1. How long are the therapy sessions?
    Speech/Language and occupational therapy sessions are 45 minutes in duration.
    ABA sessions are usually 1.5 to 2 hours in length.
    Social skills groups are one hour in duration.
  2. Who supervises the therapists?
    The supervisor of each discipline, a senior therapist, works with the individual therapist to develop a therapeutic plan and is responsible for reviewing weekly the therapist’s ongoing work with each child.
  3. What is Dr. McCarton’s role?
    Dr. McCarton has supervisory responsibility for all evaluation and treatment plans. After a child is evaluated at the Center, Dr. McCarton will schedule a six month follow-up developmental visit to measure the progress of the child. In older school age children, the follow-up visit may be yearly. Follow-up visits are extremely important in order to determine if the therapeutic program is meeting the needs of the child.For those children who receive therapy through the Center, Dr. McCarton meets regularly with division heads to review each child’s program. She takes part in monthly interdisciplinary meetings for each child who receives more than one type of therapy at the Center. She makes home and school visits and will often observe a child’s therapy session to see how the child is progressing. Dr. McCarton is always available to meet with parents whenever a question arises about their child.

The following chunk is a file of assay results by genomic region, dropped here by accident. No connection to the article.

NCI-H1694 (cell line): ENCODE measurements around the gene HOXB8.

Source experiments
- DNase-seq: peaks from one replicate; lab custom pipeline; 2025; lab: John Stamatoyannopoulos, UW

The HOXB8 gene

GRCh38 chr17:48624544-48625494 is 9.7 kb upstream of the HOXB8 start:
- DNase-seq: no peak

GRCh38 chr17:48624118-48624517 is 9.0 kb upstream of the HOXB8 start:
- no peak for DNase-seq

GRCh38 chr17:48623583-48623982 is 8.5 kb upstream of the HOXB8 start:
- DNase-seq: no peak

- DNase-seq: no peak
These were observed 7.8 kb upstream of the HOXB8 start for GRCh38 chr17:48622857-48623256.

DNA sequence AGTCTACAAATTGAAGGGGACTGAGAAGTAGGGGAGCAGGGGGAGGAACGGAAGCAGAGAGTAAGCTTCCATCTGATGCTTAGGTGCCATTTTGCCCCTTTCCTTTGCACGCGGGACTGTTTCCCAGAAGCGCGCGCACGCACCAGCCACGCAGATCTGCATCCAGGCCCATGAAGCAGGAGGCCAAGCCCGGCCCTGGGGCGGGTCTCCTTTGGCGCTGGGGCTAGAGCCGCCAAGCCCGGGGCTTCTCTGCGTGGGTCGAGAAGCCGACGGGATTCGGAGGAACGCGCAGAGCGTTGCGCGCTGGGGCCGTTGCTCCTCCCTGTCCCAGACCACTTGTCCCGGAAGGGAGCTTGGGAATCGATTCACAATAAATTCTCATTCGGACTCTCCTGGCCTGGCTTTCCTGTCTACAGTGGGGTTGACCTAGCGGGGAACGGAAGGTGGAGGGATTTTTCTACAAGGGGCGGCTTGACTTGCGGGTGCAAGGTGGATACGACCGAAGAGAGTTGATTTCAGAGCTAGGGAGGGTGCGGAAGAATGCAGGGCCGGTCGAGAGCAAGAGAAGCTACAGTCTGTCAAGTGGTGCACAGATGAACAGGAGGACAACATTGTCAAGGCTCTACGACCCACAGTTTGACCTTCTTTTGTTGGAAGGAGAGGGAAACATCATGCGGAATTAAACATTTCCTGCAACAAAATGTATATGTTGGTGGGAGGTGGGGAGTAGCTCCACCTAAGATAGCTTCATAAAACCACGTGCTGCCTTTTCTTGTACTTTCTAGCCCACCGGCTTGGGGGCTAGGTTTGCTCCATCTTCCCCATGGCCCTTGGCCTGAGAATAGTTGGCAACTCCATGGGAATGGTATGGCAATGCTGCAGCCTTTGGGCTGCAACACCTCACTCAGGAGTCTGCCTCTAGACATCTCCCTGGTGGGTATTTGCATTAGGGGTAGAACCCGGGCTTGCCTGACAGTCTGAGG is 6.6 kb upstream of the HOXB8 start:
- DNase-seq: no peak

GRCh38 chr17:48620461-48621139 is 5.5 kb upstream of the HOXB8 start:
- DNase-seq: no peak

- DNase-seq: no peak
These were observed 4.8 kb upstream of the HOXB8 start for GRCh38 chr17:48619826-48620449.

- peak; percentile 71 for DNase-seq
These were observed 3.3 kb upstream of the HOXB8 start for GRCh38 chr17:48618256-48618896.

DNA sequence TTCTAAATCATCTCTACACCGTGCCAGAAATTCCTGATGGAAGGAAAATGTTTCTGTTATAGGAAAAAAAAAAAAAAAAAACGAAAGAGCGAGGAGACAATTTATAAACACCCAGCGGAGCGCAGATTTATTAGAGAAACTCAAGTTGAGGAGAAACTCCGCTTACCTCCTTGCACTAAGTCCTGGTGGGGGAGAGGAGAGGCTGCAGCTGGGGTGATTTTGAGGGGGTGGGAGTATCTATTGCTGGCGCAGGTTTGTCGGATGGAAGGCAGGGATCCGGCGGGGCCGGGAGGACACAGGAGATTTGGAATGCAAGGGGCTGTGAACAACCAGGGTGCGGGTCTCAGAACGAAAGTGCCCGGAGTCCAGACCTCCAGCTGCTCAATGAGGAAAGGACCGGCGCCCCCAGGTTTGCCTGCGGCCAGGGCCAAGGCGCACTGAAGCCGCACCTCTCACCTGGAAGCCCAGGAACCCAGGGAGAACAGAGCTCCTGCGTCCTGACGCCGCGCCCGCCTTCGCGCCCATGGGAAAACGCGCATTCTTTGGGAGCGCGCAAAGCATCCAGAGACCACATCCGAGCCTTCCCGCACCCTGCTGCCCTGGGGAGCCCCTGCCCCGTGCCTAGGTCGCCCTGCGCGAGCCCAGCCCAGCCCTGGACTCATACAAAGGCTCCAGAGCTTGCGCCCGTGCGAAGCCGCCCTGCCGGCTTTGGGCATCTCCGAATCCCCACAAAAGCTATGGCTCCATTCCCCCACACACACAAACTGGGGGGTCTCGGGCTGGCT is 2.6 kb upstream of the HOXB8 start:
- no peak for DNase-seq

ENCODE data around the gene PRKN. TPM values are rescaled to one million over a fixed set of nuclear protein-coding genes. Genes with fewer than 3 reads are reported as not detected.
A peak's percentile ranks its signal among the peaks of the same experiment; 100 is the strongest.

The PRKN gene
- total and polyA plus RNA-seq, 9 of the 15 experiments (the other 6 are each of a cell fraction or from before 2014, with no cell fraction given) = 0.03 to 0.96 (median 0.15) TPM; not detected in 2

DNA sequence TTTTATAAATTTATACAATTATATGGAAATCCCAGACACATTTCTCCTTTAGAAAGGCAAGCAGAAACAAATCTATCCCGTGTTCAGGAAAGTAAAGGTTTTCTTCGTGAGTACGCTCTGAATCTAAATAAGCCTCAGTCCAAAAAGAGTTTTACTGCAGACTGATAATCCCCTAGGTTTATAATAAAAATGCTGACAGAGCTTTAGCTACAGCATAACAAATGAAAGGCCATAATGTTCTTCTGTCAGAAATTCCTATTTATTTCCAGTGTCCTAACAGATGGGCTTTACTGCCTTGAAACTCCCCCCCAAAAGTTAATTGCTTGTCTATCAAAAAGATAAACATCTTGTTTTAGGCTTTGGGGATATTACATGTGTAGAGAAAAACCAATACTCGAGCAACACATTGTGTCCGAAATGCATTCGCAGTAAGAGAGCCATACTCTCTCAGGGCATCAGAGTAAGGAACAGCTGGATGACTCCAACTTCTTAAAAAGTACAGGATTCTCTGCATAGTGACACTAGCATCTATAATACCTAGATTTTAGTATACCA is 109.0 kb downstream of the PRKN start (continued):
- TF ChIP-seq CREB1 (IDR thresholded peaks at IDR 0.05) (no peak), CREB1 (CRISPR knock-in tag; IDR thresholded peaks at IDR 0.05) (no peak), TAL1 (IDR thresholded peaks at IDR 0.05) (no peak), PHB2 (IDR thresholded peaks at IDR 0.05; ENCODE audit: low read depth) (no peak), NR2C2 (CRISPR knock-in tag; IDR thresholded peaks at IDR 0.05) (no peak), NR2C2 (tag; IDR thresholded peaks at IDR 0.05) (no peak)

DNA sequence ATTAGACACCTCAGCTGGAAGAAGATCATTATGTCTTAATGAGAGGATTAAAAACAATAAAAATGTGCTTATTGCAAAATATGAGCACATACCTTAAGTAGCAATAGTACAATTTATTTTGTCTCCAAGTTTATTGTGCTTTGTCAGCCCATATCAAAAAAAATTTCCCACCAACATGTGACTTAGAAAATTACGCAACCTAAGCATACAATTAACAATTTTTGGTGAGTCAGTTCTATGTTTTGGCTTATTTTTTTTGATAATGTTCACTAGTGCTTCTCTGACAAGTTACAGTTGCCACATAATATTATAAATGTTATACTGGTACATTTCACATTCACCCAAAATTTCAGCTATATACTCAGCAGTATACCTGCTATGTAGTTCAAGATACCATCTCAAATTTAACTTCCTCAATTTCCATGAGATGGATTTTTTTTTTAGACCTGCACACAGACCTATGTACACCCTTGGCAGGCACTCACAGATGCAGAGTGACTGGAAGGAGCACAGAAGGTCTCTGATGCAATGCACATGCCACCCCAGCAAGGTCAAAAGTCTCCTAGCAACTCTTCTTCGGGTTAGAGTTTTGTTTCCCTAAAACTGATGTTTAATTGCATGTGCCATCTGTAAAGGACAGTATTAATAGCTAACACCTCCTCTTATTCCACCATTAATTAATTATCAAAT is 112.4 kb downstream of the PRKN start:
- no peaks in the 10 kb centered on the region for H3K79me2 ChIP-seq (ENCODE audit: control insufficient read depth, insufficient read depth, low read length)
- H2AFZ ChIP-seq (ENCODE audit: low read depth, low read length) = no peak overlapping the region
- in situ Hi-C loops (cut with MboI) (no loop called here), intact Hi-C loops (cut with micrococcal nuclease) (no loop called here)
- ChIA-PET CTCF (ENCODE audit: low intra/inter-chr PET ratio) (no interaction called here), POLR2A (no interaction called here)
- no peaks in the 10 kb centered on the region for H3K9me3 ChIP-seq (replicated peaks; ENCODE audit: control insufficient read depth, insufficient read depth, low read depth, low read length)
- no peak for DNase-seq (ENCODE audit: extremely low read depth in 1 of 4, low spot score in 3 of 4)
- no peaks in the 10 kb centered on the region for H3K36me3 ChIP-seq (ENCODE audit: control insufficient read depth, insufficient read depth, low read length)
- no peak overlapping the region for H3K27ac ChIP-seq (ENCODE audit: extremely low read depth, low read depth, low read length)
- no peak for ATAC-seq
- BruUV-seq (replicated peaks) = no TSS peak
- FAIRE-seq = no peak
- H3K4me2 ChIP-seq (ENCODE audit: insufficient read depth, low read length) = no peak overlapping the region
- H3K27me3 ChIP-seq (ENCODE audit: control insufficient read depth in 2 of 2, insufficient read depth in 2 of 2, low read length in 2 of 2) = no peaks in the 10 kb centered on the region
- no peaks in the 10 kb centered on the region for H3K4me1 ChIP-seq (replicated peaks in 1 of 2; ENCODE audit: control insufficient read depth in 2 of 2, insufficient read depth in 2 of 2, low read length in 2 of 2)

4. How often do parents meet with the therapists to discuss the program?
    Therapists usually speak to the child’s parents after each therapy session. More comprehensive interdisciplinary meetings to review a child’s progress are usually scheduled every 4 to 6 weeks.
  5. What are the typical ages for children who are evaluated and treated by The McCarton Center?
    Children who are evaluated and treated by The McCarton Center typically range from birth to age 14.
  6. How does the Center consult and cooperate with outside MDs or therapists?
    The McCarton Center works extensively in a professional and cooperative manner with any outside physicians or therapists involved in the child’s intervention program. This partnership can include ongoing communication, review of reports/findings and participation in team meetings.